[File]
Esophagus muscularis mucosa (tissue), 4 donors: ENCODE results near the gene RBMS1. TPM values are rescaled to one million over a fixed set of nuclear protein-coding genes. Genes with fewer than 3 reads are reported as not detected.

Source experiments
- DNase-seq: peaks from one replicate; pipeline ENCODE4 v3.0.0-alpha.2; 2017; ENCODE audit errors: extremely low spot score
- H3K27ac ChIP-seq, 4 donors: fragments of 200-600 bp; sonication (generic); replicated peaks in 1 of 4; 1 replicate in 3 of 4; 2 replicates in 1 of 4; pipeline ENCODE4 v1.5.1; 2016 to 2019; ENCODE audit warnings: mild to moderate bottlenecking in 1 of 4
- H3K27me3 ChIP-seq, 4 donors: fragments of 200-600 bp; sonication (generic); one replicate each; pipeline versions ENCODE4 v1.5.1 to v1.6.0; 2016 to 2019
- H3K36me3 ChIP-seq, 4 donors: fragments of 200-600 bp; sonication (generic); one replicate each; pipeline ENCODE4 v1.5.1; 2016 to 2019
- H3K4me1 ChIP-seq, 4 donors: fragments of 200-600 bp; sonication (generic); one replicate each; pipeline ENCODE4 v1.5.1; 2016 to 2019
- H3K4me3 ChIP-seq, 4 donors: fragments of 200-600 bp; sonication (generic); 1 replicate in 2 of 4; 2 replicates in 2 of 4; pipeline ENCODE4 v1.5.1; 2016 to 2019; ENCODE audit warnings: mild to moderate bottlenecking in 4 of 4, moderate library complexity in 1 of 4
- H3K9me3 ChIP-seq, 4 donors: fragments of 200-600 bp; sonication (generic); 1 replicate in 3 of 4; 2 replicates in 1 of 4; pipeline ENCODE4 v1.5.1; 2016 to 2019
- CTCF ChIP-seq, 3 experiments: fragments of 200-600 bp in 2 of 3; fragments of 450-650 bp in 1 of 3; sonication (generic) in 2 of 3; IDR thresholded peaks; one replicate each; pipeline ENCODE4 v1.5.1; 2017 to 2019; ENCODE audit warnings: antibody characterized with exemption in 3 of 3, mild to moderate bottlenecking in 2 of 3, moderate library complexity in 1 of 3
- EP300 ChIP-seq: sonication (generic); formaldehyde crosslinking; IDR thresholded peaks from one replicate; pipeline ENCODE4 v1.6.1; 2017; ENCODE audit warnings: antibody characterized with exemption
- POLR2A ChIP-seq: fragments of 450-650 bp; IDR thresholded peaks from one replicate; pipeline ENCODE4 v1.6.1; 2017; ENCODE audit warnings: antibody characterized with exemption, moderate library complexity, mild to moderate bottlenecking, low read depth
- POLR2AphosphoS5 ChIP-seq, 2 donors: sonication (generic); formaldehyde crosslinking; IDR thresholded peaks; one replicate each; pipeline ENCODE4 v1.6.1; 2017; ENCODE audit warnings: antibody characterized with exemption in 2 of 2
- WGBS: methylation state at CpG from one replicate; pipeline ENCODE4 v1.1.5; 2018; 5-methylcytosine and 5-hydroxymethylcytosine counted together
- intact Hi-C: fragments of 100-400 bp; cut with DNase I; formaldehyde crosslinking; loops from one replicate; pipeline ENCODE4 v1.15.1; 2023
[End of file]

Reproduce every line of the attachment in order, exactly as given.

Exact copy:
Esophagus muscularis mucosa (tissue), 4 donors: ENCODE results near the gene RBMS1. TPM values are rescaled to one million over a fixed set of nuclear protein-coding genes. Genes with fewer than 3 reads are reported as not detected.

Source experiments
- DNase-seq: peaks from one replicate; pipeline ENCODE4 v3.0.0-alpha.2; 2017; ENCODE audit errors: extremely low spot score
- H3K27ac ChIP-seq, 4 donors: fragments of 200-600 bp; sonication (generic); replicated peaks in 1 of 4; 1 replicate in 3 of 4; 2 replicates in 1 of 4; pipeline ENCODE4 v1.5.1; 2016 to 2019; ENCODE audit warnings: mild to moderate bottlenecking in 1 of 4
- H3K27me3 ChIP-seq, 4 donors: fragments of 200-600 bp; sonication (generic); one replicate each; pipeline versions ENCODE4 v1.5.1 to v1.6.0; 2016 to 2019
- H3K36me3 ChIP-seq, 4 donors: fragments of 200-600 bp; sonication (generic); one replicate each; pipeline ENCODE4 v1.5.1; 2016 to 2019
- H3K4me1 ChIP-seq, 4 donors: fragments of 200-600 bp; sonication (generic); one replicate each; pipeline ENCODE4 v1.5.1; 2016 to 2019
- H3K4me3 ChIP-seq, 4 donors: fragments of 200-600 bp; sonication (generic); 1 replicate in 2 of 4; 2 replicates in 2 of 4; pipeline ENCODE4 v1.5.1; 2016 to 2019; ENCODE audit warnings: mild to moderate bottlenecking in 4 of 4, moderate library complexity in 1 of 4
- H3K9me3 ChIP-seq, 4 donors: fragments of 200-600 bp; sonication (generic); 1 replicate in 3 of 4; 2 replicates in 1 of 4; pipeline ENCODE4 v1.5.1; 2016 to 2019
- CTCF ChIP-seq, 3 experiments: fragments of 200-600 bp in 2 of 3; fragments of 450-650 bp in 1 of 3; sonication (generic) in 2 of 3; IDR thresholded peaks; one replicate each; pipeline ENCODE4 v1.5.1; 2017 to 2019; ENCODE audit warnings: antibody characterized with exemption in 3 of 3, mild to moderate bottlenecking in 2 of 3, moderate library complexity in 1 of 3
- EP300 ChIP-seq: sonication (generic); formaldehyde crosslinking; IDR thresholded peaks from one replicate; pipeline ENCODE4 v1.6.1; 2017; ENCODE audit warnings: antibody characterized with exemption
- POLR2A ChIP-seq: fragments of 450-650 bp; IDR thresholded peaks from one replicate; pipeline ENCODE4 v1.6.1; 2017; ENCODE audit warnings: antibody characterized with exemption, moderate library complexity, mild to moderate bottlenecking, low read depth
- POLR2AphosphoS5 ChIP-seq, 2 donors: sonication (generic); formaldehyde crosslinking; IDR thresholded peaks; one replicate each; pipeline ENCODE4 v1.6.1; 2017; ENCODE audit warnings: antibody characterized with exemption in 2 of 2
- WGBS: methylation state at CpG from one replicate; pipeline ENCODE4 v1.1.5; 2018; 5-methylcytosine and 5-hydroxymethylcytosine counted together
- intact Hi-C: fragments of 100-400 bp; cut with DNase I; formaldehyde crosslinking; loops from one replicate; pipeline ENCODE4 v1.15.1; 2023